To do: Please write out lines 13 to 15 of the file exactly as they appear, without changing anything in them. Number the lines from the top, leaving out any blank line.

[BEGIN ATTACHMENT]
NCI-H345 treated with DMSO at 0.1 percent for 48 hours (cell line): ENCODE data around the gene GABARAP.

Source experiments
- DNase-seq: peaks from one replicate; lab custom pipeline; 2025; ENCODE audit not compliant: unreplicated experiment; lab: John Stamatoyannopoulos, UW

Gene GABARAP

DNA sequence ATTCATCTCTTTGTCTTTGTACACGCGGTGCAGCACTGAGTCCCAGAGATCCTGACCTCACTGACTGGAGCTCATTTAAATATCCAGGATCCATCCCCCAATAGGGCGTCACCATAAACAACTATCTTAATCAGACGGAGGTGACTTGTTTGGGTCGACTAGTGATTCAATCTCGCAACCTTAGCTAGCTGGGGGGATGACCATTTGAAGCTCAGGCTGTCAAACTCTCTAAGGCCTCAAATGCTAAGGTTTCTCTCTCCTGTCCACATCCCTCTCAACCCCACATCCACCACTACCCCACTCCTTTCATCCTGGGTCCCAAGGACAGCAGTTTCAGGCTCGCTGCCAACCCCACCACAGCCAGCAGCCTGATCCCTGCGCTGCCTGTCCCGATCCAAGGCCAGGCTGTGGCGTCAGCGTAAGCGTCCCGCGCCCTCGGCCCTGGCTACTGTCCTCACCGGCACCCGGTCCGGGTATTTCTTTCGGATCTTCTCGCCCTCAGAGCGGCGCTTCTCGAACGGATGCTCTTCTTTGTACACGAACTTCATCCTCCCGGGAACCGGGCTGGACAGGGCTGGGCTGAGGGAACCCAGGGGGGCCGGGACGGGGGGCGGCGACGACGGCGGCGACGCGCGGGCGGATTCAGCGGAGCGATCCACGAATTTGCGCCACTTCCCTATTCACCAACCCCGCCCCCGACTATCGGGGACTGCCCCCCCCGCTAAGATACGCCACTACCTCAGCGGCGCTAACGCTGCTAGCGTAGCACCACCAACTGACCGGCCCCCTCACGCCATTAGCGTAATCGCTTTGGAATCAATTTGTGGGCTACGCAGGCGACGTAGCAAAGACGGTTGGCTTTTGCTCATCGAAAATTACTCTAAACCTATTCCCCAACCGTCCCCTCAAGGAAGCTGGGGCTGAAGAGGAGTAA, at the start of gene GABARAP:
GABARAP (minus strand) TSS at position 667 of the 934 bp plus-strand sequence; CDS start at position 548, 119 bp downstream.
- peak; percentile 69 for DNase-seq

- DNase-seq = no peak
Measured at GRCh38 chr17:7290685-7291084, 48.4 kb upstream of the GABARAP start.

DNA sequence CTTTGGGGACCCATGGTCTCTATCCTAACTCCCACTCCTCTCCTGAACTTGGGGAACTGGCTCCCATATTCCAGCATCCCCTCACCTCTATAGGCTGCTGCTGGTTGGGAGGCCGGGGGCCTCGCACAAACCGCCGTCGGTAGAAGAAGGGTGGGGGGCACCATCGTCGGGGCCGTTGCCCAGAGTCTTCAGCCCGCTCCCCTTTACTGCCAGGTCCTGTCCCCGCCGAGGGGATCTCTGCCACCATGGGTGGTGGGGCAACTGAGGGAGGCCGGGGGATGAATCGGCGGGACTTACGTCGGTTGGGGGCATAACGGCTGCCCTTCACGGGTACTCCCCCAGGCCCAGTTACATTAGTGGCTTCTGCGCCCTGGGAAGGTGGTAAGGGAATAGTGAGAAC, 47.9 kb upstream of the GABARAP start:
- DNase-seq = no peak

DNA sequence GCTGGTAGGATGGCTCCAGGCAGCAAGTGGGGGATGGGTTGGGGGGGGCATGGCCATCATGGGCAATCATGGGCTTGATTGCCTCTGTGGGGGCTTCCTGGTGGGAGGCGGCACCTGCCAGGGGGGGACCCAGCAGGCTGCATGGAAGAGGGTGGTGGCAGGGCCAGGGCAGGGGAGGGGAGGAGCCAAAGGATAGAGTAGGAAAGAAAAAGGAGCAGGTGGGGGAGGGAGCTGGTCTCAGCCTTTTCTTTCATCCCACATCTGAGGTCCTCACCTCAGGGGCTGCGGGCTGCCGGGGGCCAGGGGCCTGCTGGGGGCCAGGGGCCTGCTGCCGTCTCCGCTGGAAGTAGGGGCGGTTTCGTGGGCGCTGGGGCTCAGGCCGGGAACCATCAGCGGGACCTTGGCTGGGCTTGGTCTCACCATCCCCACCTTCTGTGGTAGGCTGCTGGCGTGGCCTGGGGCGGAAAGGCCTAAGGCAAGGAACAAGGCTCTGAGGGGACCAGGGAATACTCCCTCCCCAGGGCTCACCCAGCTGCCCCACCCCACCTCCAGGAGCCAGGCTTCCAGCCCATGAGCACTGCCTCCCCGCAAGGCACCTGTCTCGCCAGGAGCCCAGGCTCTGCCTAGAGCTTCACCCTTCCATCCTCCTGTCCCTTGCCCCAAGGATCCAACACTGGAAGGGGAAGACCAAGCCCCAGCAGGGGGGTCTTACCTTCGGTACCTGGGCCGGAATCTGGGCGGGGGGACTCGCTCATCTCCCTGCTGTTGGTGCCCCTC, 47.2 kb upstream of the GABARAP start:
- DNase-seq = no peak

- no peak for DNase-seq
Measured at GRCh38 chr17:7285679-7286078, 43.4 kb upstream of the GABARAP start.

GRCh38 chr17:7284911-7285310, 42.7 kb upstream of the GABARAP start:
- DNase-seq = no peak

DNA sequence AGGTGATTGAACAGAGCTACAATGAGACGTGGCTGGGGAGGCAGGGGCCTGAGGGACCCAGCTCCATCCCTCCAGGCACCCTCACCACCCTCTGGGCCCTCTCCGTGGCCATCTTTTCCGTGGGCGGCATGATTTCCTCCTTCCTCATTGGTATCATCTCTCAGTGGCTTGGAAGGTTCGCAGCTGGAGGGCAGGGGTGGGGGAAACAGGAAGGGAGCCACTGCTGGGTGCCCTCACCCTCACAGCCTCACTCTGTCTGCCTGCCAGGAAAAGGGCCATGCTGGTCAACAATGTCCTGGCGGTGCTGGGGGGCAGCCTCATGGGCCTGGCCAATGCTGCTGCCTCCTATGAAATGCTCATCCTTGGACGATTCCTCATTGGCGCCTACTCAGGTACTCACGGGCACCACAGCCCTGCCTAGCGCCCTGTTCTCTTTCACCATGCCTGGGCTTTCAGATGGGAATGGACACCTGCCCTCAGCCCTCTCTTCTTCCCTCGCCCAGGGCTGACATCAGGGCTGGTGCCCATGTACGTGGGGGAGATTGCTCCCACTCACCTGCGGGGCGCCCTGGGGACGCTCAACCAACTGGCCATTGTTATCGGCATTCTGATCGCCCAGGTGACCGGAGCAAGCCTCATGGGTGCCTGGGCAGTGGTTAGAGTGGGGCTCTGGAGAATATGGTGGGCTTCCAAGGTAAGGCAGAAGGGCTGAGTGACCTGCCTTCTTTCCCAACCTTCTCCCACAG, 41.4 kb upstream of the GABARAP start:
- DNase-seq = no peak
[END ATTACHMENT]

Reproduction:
- DNase-seq = no peak

- no peak for DNase-seq
Measured at GRCh38 chr17:7285679-7286078, 43.4 kb upstream of the GABARAP start.